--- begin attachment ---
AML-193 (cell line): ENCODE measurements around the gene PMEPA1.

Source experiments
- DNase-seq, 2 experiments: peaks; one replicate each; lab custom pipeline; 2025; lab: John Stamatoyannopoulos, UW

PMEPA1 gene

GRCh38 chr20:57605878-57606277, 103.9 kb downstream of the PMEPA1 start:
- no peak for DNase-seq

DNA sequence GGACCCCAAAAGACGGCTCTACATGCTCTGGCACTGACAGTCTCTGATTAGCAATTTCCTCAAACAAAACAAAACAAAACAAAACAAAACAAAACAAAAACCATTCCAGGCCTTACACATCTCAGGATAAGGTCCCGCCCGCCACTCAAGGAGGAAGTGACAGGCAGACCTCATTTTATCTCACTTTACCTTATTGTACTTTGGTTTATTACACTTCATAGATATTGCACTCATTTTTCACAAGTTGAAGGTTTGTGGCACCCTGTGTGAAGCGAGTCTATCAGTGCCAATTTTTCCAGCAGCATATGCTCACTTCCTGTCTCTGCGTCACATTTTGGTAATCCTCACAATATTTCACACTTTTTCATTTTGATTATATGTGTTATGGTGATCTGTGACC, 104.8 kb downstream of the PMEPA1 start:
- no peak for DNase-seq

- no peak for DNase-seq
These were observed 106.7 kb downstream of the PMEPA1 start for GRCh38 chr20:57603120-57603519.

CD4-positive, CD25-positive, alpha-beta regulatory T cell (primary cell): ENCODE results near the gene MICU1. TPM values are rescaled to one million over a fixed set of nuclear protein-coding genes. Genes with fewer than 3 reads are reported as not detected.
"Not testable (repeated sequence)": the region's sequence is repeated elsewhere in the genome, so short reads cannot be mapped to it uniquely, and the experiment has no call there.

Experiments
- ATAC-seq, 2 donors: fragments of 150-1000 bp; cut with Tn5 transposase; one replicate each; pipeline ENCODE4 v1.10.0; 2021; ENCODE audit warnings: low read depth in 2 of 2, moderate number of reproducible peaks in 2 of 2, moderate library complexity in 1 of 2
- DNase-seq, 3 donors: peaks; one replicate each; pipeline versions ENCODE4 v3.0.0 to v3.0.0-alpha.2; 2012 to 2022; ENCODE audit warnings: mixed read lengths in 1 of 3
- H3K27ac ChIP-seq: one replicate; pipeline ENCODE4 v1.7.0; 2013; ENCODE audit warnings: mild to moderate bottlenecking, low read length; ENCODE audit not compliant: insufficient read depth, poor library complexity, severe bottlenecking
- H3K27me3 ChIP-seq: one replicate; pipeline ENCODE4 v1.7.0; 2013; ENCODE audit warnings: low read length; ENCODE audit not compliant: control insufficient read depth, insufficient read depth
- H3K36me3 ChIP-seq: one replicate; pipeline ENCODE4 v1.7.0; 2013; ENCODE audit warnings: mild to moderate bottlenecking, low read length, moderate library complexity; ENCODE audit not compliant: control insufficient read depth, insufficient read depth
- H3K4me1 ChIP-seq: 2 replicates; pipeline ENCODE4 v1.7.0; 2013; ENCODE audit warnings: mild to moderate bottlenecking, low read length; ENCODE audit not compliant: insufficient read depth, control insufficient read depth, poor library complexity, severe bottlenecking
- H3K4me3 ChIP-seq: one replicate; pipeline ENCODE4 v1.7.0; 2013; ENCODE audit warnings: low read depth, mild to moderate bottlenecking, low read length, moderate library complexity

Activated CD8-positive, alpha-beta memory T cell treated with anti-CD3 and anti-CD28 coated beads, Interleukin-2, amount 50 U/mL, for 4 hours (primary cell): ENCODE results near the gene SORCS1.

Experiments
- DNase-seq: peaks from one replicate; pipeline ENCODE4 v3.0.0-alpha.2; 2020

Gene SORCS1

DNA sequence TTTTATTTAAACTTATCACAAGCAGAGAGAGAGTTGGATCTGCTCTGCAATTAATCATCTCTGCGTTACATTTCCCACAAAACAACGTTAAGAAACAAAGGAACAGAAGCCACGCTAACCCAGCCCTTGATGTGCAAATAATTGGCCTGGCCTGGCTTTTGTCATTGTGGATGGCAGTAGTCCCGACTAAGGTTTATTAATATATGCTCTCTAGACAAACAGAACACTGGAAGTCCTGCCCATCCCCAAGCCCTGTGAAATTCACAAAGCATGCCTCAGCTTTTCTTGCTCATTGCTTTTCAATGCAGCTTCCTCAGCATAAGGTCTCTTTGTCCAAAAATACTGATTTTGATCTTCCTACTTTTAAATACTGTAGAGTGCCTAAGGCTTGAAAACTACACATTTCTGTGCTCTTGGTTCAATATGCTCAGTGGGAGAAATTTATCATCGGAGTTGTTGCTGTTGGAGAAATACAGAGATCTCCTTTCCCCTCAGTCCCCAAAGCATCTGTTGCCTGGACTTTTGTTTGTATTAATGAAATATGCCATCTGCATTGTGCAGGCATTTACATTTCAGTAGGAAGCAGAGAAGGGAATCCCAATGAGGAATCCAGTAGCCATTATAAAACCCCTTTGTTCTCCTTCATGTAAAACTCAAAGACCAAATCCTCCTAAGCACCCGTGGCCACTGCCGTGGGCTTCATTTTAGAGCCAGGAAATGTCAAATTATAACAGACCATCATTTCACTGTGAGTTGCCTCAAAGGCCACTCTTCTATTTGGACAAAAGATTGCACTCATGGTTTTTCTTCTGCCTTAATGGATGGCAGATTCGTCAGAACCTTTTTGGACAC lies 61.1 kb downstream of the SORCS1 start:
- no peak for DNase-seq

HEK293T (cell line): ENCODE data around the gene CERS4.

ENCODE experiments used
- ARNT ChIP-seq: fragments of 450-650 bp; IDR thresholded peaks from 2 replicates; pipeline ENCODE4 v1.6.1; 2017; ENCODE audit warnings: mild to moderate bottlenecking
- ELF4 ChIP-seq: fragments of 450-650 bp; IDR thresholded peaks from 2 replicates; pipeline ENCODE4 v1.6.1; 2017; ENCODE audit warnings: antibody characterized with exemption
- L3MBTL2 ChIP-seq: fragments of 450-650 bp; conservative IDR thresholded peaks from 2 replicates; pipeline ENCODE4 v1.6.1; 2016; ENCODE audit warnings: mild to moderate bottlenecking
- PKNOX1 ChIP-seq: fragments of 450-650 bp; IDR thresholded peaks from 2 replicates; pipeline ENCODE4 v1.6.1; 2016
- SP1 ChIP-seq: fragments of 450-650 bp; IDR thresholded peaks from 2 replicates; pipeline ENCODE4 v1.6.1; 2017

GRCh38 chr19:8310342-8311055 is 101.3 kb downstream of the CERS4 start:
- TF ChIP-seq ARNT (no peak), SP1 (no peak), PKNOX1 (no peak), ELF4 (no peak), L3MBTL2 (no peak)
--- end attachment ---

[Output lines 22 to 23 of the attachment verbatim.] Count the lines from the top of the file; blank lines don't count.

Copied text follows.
Experiments
- DNase-seq: peaks from one replicate; pipeline ENCODE4 v3.0.0-alpha.2; 2020